3. "Old Yank" Schneider 03:37pm, 09/17/2011

    Just close out my open leg at -585 on Mayweather!  I’ll take it!

  4. "Old Yank" Schneider 03:25pm, 09/17/2011

    es—Although anything can and does happen in boxing… will Golden Boy toss out the biggest grossing bout in boxing history (Mayweather/Pacquiao), over a Mayweather loss.  One must wonder what instructions Ortiz is operating under.

  5. es 11:22am, 09/17/2011

    If Ortiz can impose himself on Floyd early enough to worry him with smart aggression, then this may turn out to be one hell of a fight. If Floyd is on the slide, and it can happen over night, Ortiz can win this one.

  6. "Old Yank" Schneider 07:08pm, 09/16/2011

    es—It is an EASY fight in my INTELLECT as well.  But it is STILL wrenching my gut!

  7. es 01:57pm, 09/16/2011

    The book never grabs me Ron. But, many say Ortiz is a real live one but this dog thinks Floyd fights smarter now. It’s an easy fight IMO. Very.

  8. "Old Yank" Schneider 01:14pm, 09/16/2011

    es—You are probably right.  The “book” is on your side too.

  9. es 11:48am, 09/16/2011

    Floyd still has too much calibre for a fighter like Ortiz. Lest not forget Floyd has a very good chin. Floyd stops Ortiz inside of 10. Ref stops fight.

  10. "Old Yank" Schneider 04:00pm, 09/15/2011

    My point is that by jumping out early on wide odds, it opens a door for an intelligent hedge when things narrow.  Wagering dogs can be a very profitable business if you do it right and play the hedge in order to limit your downside.  Again, if VERY LUCKY (like the STUPID odds someone gave me early on Ortiz), I can actually do more than hedge this dog—I can cover him entirely and end up with a no-lose combo (a hedge on May with a long shot on Ortiz where the math can’t lose).

  11. "Old Yank" Schneider 03:07pm, 09/15/2011

    The Thresher—Hopefully I’ve made a little sense of this.  Again, one MUST jump out VERY early when they see odds that don’t make sense on a dog they like.  Odds almost always NARROW when a LIVE DOG or significant intangibles become apparent.  After things have narrowed, jump on the best favorite odds you can.  This will yield the best hedge wager and can on rare, but NOT IMPOSSIBLE occasions, hand you a no-lose opportunity.

  12. "Old Yank" Schneider 02:53pm, 09/15/2011

    At -650 on Mayweather (which I believe I can get today), I need to do 10, $650 dollar bets to win $1,000 over my wager—a $6,500 wager.  With this wager, if Ortiz wins on my 12:1, I pick up $12,000 after laying out $6,500 on Mayweather and $1,000 on Ortiz.  $7,500 out and $12,000 in would give me $4,500 profit should Ortiz win.  However, should Mayweather win, I pick up $1,000 on my Mayweather bet but it is 100% off-set by my $1,000 on Ortiz—a break-even situation.  So I WANT Mayweather at better than -650 (preferrably at -500) and I will then place $6,000 on Mayweather.  This would give me a $1,200 pick up should Mayweather win, off-set by the $1,000 on Ortiz, for a paltry $200 profit.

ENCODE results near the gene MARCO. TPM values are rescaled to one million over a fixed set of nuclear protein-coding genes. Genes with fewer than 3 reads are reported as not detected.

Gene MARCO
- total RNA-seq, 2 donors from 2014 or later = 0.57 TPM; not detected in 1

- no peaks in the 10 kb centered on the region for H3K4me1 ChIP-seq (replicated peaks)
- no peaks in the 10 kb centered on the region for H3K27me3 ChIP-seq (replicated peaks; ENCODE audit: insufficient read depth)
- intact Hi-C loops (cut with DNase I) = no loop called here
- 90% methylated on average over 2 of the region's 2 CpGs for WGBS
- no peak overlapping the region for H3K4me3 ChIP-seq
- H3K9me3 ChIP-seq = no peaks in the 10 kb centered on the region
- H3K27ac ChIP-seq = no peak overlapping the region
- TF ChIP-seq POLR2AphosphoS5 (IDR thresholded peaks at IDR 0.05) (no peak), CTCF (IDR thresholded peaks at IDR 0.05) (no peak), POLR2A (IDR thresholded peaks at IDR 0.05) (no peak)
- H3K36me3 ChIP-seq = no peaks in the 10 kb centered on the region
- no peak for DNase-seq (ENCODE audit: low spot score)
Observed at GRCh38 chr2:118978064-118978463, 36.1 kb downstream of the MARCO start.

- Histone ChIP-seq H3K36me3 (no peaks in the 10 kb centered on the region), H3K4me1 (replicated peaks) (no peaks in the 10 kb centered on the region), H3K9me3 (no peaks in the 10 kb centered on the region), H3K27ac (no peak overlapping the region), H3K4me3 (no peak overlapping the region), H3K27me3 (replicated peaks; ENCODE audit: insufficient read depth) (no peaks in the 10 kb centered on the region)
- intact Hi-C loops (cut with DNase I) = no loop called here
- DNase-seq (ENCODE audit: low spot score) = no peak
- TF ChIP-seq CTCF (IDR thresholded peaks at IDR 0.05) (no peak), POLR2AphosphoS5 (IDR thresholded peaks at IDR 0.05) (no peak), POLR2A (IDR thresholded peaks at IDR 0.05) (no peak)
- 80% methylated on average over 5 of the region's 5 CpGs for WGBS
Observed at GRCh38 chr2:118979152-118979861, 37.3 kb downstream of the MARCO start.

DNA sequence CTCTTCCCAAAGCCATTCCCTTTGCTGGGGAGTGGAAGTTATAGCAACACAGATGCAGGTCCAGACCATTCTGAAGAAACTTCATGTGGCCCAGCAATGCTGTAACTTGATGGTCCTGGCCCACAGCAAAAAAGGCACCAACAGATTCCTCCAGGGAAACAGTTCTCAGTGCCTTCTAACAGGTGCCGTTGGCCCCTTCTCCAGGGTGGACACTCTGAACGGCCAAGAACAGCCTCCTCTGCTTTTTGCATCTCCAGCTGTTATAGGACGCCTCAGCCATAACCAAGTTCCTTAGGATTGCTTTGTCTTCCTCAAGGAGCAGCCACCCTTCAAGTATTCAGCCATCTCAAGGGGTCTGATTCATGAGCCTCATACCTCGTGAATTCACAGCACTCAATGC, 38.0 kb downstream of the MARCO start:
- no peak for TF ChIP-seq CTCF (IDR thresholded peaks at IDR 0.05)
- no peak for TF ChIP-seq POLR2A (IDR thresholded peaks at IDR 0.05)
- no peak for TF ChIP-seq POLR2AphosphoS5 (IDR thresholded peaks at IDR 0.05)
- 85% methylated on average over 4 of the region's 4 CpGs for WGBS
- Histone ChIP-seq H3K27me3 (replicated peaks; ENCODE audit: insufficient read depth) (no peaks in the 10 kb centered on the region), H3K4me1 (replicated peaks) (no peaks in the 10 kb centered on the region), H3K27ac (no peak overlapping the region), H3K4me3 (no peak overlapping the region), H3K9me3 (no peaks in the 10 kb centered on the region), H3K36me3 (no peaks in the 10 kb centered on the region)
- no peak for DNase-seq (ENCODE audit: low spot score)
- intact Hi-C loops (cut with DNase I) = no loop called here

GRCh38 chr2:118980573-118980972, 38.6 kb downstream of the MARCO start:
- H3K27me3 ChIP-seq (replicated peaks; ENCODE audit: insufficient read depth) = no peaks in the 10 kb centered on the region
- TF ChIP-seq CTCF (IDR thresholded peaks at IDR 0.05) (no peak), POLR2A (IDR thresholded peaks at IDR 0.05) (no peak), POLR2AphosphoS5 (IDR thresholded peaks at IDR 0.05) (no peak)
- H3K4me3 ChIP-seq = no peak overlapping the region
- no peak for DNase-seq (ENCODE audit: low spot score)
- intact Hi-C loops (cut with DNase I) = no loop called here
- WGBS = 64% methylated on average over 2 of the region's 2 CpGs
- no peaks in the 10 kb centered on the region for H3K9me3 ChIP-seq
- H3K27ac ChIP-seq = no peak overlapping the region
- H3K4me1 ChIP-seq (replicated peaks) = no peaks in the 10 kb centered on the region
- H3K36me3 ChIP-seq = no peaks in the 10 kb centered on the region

13. "Old Yank" Schneider 02:39pm, 09/15/2011

    At -500 on Mayweather, I win $100 for each $500 bet.  How many $500 bets do I need to make on Mayweather to cover the $1,000 I placed on Ortiz?  I need to do 10, $500 bets on Mayweather to cover the $1,000 I will lose on Ortiz (should Mayweather win), just to break even.  So at -500 on Mayweather I need to wager MORE than $5,000 (10 x $500) in order to do better than break even should Mayweather WIN.

  14. "Old Yank" Schneider 02:34pm, 09/15/2011

    The Thresher - In your example, what if Ortiz loses?  You cannot do equal dollar bets.  You must do a ratio bet.

  15. The Thresher 02:30pm, 09/15/2011

    If you give 6-5 on a 1,000 on May, you still win 12,000-1,000 = 11,000 according to my calculations.

  16. The Thresher 01:58pm, 09/15/2011

    I just got 12-1 against Ortiz and then gave 1,000 on 6-5 on May. I can’t lose, right? Just asking. No malice intended..

  17. "Old Yank" Schneider 11:43am, 09/15/2011

    To be fair and REAL…I still don’t have my hedge leg down yet!  The best I can get right now is around -650 on Mayweather.  Although I can ratio this out and still win (since my $1,000, 12:1 leg is already down), I need to put a lot more on Mayweather than I want to right now (in the neighborhood of $10,000).  If -500 on Mayweather is never reached before the windows close, I’ll take the best I can get (hopefully something below -600).  I still HOPE to get something close to -500.

  18. "Old Yank" Schneider 09:28am, 09/15/2011